Profondo rosso (1975)

reviewed by
Mike Watson


PROFONDO ROSSO/DEEP RED (1975)
A film review by Mike Watson
Copyright 1998 Mike Watson
Runtime: 121 minutes
Rating: 5 out of 5

*NOTE: This is a review of the full-length Italian language version with English subtitles.

Some fans of cult Italian director Dario Argento may be unaware that a two hour version of his classic thriller PROFONDO ROSSO (aka DEEP RED) even exists. Yet with its clearer narrative and better characterisations, this emerges as THE definitive version of the film. It is superior to all English language prints including the Japanese laserdisc (108 minutes) and the various heavily cut video versions which run as short as 90 minutes.

After 25 years, PROFONDO ROSSO still looks dazzling in its original widescreen glory and remains both a gripping murder mystery and rather amusing battle-of-the-sexes tussle between the two leads. Set in Rome, the story concerns a lapsed murderer who is stung back into action after almost being "outed" by a mindreader at parapsychology seminar. An English musician Marcus (David Hemmings) later witnesses the mindreader's violent slaughter. With his curiosity aroused, he teams up with perky reporter Gianna (Daria Nicolodi) and they attempt to solve the mystery on their own. Stubbornly avoiding involvement with the police, this risky option nearly costs them their lives.

For Dario Argento, PROFONDO ROSSO was the film in which he really came of age as a stylist. His camera technique is seductive and unusual, cleverly drawing the viewer into the proceedings. His use of lighting and colour is at times magical, and the murders are shocking and deftly staged with razor sharp editing. It is a beautiful, artful film despite its dark premise and boasts a bizarre, intriguing storyline with relatively few holes.

Hemmings and Nicolodi's awkward romance is quite charming. Their verbal sparring on issues of sex and gender may seem a little dated now, but it does give the story much of its heart and sense of humour, elements sorely missing from shorter versions of the film. A number of scenes between the two are also crucial in giving us both plot points and an understanding of their motivations in pursuing the killer. The voices of Hemmings and the other English-speaking actors have been dubbed into Italian, but it's not a bad dubbing job and you'll probably be too busy reading the subtitles to notice.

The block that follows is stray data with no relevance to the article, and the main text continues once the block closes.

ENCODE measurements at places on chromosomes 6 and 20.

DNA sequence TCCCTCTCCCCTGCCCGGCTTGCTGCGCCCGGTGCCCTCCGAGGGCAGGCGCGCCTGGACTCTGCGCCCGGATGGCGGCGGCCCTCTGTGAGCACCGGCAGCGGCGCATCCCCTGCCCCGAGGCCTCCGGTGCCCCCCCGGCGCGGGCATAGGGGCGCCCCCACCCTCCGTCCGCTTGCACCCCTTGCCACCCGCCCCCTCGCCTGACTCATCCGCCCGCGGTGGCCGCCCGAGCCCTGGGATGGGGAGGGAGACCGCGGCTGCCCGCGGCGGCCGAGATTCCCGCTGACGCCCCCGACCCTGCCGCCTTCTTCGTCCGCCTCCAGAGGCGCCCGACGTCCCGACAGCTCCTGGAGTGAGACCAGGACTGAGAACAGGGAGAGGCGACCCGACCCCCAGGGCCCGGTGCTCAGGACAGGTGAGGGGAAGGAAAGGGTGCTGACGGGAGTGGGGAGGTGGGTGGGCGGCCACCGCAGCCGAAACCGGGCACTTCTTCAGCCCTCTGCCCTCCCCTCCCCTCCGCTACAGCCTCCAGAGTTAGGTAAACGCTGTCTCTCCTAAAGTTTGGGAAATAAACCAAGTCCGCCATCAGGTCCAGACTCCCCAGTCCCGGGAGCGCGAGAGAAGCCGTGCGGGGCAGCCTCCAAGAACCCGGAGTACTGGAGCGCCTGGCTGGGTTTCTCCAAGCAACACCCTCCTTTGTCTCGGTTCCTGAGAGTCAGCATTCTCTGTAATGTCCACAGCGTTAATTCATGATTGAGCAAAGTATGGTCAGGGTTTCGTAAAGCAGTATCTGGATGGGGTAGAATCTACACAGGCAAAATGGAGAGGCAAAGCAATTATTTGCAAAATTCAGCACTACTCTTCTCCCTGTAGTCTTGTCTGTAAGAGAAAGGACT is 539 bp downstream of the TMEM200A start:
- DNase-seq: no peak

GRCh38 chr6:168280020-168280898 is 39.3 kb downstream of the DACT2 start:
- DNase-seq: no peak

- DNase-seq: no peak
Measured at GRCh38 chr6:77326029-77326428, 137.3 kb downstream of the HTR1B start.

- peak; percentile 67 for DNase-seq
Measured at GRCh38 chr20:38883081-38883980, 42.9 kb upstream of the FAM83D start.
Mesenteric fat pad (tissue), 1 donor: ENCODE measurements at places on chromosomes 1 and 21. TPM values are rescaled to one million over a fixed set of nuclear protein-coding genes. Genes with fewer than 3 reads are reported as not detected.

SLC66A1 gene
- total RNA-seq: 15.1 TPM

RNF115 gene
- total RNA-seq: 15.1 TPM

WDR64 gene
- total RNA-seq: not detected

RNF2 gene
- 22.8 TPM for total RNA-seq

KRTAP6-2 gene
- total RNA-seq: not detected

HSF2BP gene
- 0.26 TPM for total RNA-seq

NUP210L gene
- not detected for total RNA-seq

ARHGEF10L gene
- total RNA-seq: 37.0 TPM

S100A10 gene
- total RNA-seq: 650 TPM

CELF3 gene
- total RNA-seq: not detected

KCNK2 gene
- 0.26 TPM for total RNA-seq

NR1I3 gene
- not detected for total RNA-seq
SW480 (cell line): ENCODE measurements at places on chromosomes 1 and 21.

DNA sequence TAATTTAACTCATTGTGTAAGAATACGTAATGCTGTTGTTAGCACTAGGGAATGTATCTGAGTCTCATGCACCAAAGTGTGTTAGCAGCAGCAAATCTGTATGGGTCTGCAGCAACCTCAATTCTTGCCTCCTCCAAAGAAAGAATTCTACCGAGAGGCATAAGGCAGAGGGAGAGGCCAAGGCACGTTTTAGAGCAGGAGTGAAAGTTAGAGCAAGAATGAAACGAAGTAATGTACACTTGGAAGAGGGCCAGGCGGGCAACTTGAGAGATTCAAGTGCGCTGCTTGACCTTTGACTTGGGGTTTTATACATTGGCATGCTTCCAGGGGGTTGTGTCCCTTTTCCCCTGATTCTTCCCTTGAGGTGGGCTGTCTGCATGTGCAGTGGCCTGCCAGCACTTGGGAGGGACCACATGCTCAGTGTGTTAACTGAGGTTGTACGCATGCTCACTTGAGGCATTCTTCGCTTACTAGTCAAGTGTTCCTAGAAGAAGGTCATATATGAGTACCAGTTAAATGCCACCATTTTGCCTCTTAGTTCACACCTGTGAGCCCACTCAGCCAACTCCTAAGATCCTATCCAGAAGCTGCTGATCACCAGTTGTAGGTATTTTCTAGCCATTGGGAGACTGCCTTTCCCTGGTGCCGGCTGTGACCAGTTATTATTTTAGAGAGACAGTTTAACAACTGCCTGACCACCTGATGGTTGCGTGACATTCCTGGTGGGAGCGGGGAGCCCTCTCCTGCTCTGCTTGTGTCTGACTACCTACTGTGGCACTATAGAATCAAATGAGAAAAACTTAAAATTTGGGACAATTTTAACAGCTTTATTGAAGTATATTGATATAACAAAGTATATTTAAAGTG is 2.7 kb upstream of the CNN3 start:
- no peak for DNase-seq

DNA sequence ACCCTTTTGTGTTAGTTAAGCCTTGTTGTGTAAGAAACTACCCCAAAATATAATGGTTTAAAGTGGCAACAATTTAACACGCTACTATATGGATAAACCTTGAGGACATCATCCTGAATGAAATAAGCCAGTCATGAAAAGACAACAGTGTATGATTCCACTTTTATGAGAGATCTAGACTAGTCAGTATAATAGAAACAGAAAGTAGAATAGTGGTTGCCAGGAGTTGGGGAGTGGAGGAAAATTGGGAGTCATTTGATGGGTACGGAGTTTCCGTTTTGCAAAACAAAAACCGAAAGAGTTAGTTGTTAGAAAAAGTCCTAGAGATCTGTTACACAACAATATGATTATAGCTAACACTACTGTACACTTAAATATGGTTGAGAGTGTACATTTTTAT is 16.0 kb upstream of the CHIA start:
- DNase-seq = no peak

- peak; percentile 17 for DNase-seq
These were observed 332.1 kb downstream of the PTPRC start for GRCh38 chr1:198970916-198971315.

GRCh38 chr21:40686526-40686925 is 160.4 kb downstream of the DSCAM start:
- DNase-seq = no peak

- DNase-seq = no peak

Once again, Argento's use of music is magnificent, easily on par with the stunning Goblin soundtrack he used later in SUSPIRIA. After three scores with Ennio Morricone, PROFONDO ROSSO marks Argento's first collaboration with Goblin whose peculiar brand of gothic rock is wonderfully macabre here despite its frequently upbeat tempo. Even better is the snippet from a haunting child's song that recurs throughout the film, a crucial element from the killer's past that becomes a vital clue in Hemmings' attempts to solve the mystery.

Faults? None major to speak of. There's some surprisingly inept effects of a house burning down, and the killer's presence during one or two scenes where a character makes an important discovery seems a little incredulous. But on the whole, this is pretty solid stuff.

Dario Argento has apparently been quoted as saying that the 108 minute English version is his preferred cut of the film. Having seen four or five different cuts of PROFONDO ROSSO, I must disagree. This Italian language version (particularly in the widescreen format) is surely the way the film was meant to be seen. If not Argento's crowning achievement, it certainly ranks among his two or three best works. So do yourself a favour and beg, buy, borrow or steal a video copy, or keep an eye out at your local art house cinema for what would be a most welcome revival.

**Be aware that the recent UK video re-release of this version of the film is a cropped print for TV with the edges cut off, and the film suffers considerably for it. But both SBS-TV in Australia and the World Movies cable channel do have the rare widescreen letterboxed print.

**The UK video re-release has a shot showing a dying lizard removed by the British censors. This cut unfortunately renders the particular scene meaningless.


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